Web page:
• Run-time compilation allows for more aggressive virtual function inlining than is possible for a static compiler, because the JIT compiler has more information about all possible targets of virtual calls, even if they are in different dynamically loaded modules. Currently available JVM implementations have no problem in inlining most of the monomorphic, mostly monomorphic and dimorphic calls, and research is in progress to inline also megamorphic calls, thanks to the recent invoke dynamic enhancements added in Java 7.[25] Inlining can allow for further optimisations like loop vectorisation or loop unrolling, resulting in a huge overall performance increase.
  • In Java, thread synchronization is built into the language, so the JIT compiler can potentially, through escape analysis, elide locks,[26] significantly improve the performance of naive multi-threaded code. This technique was introduced in Sun JDK 6 update 10 and is named biased locking.[27]

Additionally, some performance problems exist in C++ as well:

  • Allowing pointers to point to any address can make optimization difficult due to the possibility of interference between pointers that alias each other. However, the introduction of strict-aliasing rules largely solves this problem.[28]
  • Since the code generated from various instantiations of the same class template in C++ is not shared (as with type-erased generics in Java), excessive use of templates may lead to significant increase of the executable code size (a.k.a. code bloat). However, because function templates are aggressively inlined, they can sometimes reduce code bloat but more importantly allow for more aggressive static analysis and code optimization by the compiler, more often making them more efficient than non-templated code, while, by contrast, Java generics are necessarily less efficient than non-genericized code.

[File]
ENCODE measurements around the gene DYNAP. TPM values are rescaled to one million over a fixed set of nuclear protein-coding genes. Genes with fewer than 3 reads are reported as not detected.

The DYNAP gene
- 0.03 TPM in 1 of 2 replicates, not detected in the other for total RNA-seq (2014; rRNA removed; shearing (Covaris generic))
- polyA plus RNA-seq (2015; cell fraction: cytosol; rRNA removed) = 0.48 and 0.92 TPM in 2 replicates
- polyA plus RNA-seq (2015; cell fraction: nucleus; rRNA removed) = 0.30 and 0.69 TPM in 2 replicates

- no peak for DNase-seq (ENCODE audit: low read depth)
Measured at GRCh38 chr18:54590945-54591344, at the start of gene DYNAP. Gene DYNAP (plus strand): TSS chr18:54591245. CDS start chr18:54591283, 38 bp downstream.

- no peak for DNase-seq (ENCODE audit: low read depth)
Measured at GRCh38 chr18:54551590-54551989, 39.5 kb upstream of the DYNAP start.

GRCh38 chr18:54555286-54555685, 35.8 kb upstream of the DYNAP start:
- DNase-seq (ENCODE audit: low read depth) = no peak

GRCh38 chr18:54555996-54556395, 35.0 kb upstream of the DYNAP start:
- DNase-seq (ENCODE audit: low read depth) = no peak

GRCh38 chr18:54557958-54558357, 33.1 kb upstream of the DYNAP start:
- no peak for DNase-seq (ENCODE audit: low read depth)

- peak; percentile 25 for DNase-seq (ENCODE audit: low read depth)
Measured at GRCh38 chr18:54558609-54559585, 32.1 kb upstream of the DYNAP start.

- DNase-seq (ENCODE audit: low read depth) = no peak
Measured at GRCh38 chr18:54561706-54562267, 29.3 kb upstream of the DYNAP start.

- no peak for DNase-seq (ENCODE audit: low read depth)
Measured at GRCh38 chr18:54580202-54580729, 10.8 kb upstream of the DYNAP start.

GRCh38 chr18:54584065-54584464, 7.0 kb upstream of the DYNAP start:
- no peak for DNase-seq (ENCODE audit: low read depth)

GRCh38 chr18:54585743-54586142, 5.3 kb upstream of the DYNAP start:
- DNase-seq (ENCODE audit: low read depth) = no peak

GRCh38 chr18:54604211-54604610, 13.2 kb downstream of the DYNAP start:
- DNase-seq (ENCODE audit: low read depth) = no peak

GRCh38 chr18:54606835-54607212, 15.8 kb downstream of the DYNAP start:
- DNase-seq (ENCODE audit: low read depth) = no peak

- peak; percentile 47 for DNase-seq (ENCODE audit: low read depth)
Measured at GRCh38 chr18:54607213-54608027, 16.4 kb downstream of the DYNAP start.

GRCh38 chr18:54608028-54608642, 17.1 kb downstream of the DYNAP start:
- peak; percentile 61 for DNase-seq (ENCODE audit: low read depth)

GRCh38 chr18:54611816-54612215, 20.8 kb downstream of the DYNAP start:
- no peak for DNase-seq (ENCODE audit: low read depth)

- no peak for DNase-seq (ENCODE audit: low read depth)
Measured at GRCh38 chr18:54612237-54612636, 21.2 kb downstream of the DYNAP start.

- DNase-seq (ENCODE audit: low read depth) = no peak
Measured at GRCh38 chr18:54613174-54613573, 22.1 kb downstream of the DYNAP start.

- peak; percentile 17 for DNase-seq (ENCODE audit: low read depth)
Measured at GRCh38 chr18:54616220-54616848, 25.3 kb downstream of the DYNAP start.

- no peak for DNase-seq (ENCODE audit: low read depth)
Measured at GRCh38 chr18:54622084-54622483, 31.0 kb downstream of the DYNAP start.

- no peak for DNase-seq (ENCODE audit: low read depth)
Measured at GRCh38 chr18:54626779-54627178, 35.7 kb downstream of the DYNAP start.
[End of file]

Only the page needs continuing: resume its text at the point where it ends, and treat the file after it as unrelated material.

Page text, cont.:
• Because dynamic linking is performed after code generation and optimization in C++, function calls spanning different dynamic modules cannot be inlined.
  • Because thread support is generally provided by libraries in C++, C++ compilers cannot perform thread-related optimizations. However, since the introduction of multi-threading memory models in C++11, modern compilers have the necessary language features to implement such optimizations. Furthermore, many optimizing compilers, such as the Intel compiler, provide several language extensions and advanced threading facilities for professional multi-threading development.

Official standard and reference of the language[edit]

Language specification[edit]

The C++ language is defined by ISO/IEC 14882, an ISO standard, which is published by the ISO/IEC JTC1/SC22/WG21 committee. The latest, post-standardization draft of C++11 is available as well.[29]

The C++ language evolves through an open steering committee called the C++ Standards Committee. The committee is composed of the creator of C++ Bjarne Stroustrup, the convener Herb Sutter, and other prominent figures, including many representatives of industries and user-groups (i.e., the stake-holders). Being an open committee, anyone is free to join, participate, and contribute proposals for upcoming releases of the standard and technical specifications. The committee now aims to release a new standard every few years, although in the past strict review processes and discussions have meant longer delays between publication of new standards (1998, 2003, and 2011).

The Java language is defined by the Java Language Specification,[30] a book which is published by Oracle.

The Java language continuously evolves through a process called the Java Community Process, and the world's programming community is represented by a group of people and organizations - the Java Community members[31]—which is actively engaged into the enhancement of the language, by sending public requests - the Java Specification Requests - which must pass formal and public reviews before they get integrated into the language.

The lack of a firm standard for Java and the somewhat more volatile nature of its specifications have been a constant source of criticism by stake-holders wanting more stability and more conservatism in the addition of new language and library features. On the other hand, C++ committee also receives constant criticism for the opposite reason, i.e., being too strict and conservative, and taking too long to release new versions.